Subjects

An Unflinching Excerpt from ‘The Torture Letters’ by Laurence Ralph

February 20, 2020
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This week on the blog, we're highlighting one of our most timely and important new releases—The Torture Letters: Reckoning with Police Violence . . .

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When Should You Say, “I Love You”?: An Excerpt from “The Arc of Love”

February 13, 2020
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This Valentine’s Day, we turn to Aaron Ben-Ze’ev, author of The Arc of Love: How Our Romantic Lives Change Over Time, for a little romance advice. In the book, he provides an in-depth, philosophical account of the experiences that arise in early, intense love—sexual passion, novelty, change—as well as the benefits of cultivating long-term, profound love—stability, development, calmness. Ben-Ze’ev analyzes the core of emotions many experience in early love and the challenges they encounter, and he offers pointers for weathering these challenges. Read on for an excerpt. “The regret of my life is that I have not said ‘I love you’ often enough.” Yoko Ono A common dilemma about romantic timing is the question of when to utter the expression “I love you.” Hearing a partner say “I love you” for the first time is often one of the highlights of a romantic relationship. However, people tend to be uncertain as to when to declare their love and whether to be the first to do so or to wait until the other has given an indication of feeling the same way. Is there an optimal time to reveal your feelings? Does timing make no difference, or all the difference? When Should You . . .

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A Political Playlist Just in Time for the Presidential Primaries

February 2, 2020
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We know that many of you will be turning your attention to the Iowa Caucus on February 3rd as the 2020 Presidental Primaries get underway. And if you’re like us, you’re going to need a distraction from the stress and uncertainty of it all–and we have just the ticket! Peter La Chapelle, author of I’d Fight the World: A Political History of Old-Time, Hillbilly, and Country Music, has put together the ultimate playlist, which captures the deep bonds between country music and American politics since the very beginning. Long before the United States had presidents from the world of movies and reality TV, we had scores of politicians with connections to country music from the nineteenth-century rise of fiddler-politicians to more recent figures like Pappy O’Daniel, Roy Acuff, and Rob Quist. These performers and politicians both rode and resisted cultural waves: some advocated for the poor and dispossessed, and others voiced religious and racial anger, but they all walked the line between exploiting their celebrity and righteously taking on the world. While putting together this playlist, Peter has tried to use songs by the original artists themselves, but in cases where those weren’t available, he first tried to find a . . .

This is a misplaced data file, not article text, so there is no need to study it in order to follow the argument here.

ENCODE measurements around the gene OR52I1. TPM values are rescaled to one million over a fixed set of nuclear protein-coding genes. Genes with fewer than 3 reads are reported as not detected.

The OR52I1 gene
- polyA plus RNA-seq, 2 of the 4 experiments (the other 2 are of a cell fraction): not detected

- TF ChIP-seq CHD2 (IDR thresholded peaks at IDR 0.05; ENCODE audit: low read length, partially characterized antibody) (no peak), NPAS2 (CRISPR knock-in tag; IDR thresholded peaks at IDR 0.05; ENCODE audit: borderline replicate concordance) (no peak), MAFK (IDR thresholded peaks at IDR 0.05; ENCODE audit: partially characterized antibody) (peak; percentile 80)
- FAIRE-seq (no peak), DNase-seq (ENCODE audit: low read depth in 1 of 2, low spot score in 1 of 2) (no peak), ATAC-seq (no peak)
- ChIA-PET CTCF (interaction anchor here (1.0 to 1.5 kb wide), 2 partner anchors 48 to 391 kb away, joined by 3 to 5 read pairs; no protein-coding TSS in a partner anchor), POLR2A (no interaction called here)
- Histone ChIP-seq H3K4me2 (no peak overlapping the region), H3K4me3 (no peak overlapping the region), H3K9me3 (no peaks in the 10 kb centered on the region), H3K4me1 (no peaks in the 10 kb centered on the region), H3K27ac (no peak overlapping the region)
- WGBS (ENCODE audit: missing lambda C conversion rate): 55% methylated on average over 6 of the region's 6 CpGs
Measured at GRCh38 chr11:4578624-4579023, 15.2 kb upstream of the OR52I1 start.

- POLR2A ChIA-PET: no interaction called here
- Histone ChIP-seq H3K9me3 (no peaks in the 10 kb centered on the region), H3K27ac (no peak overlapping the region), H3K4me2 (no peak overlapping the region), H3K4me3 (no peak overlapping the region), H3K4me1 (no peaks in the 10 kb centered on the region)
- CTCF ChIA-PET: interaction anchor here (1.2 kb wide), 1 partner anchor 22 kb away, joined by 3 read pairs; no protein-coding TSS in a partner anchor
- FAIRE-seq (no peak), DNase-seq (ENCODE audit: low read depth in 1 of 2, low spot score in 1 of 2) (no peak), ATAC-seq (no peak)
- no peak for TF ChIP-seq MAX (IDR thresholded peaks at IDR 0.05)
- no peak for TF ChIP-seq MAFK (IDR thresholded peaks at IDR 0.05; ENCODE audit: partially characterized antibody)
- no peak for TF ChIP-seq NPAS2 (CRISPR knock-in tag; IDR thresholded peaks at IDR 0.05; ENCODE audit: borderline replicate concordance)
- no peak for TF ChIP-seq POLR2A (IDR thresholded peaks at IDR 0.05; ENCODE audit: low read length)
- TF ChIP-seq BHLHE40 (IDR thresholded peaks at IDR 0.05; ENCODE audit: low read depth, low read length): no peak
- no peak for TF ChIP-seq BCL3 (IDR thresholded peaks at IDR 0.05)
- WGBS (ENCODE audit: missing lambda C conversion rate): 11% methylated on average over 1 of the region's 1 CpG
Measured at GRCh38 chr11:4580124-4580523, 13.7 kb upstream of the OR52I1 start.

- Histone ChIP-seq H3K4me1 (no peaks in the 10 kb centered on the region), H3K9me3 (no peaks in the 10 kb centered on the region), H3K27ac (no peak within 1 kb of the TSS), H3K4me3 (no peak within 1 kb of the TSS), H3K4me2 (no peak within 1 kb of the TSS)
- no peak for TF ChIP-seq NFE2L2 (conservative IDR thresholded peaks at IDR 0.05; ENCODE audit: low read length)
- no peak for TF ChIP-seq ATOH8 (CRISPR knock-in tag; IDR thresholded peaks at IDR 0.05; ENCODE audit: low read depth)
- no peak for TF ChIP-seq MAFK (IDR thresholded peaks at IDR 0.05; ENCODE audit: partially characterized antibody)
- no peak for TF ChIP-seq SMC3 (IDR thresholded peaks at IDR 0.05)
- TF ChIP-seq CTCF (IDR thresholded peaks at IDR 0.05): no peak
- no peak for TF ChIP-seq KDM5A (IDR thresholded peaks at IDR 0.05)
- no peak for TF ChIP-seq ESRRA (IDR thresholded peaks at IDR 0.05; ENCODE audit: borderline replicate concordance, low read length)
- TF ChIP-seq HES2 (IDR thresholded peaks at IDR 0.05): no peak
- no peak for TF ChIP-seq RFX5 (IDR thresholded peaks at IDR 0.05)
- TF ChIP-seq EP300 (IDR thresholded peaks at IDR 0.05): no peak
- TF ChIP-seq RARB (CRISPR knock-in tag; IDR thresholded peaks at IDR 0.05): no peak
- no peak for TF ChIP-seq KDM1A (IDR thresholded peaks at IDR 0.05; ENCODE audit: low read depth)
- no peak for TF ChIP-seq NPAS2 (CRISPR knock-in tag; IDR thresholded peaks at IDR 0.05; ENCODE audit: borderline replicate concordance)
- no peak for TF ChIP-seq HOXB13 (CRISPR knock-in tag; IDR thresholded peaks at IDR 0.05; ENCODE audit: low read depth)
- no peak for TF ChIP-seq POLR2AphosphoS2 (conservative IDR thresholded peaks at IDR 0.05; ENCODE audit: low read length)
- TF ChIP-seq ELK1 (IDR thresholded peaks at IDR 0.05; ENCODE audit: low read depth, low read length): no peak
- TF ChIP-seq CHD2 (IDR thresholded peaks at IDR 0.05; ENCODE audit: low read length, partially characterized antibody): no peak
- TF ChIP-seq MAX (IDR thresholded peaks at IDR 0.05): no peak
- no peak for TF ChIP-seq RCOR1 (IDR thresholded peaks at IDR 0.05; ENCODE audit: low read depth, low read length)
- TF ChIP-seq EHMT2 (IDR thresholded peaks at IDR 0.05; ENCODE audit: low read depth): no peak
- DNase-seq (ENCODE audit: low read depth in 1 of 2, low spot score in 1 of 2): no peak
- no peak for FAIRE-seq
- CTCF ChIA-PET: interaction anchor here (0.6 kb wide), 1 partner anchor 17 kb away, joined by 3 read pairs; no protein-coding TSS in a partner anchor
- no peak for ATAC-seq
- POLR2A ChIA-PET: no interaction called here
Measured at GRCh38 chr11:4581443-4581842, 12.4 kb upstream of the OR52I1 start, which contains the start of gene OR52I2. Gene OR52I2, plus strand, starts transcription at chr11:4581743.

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5 Questions for Sonali Chakravarti, author of “Radical Enfranchisement in the Jury Room and Public Life”

January 13, 2020
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Summoned for jury duty? In her new book, Radical Enfranchisement in the Jury Room and Public Life, Sonali Chakravarti seeks to change the way Americans think about their participation in the judicial process, arguing that juries as an institution provide an important site for democratic action by citizens. We sent Chakravarti a few questions recently to learn more about her motivations for writing the book. First, for those who haven’t yet encountered the book, could you describe the key problems you saw with the process of jury duty in the United States that led you to write about this? In the 2018 film Can you Ever Forgive Me?, Melissa McCarthy plays author Lee Heller, a biographer who has fallen on hard times. To make ends meet, she begins forging letters of literary luminaries such as Noel Coward and Dorothy Parker. She has a good run but is eventually arrested for fraud, found guilty, and sentenced to house arrest. The film ends with a quip about how when she is called for jury duty she responds, “I’m a convicted felon and am therefore unable to serve. Who said crime doesn’t pay?” The fact that evading jury duty can be the basis . . .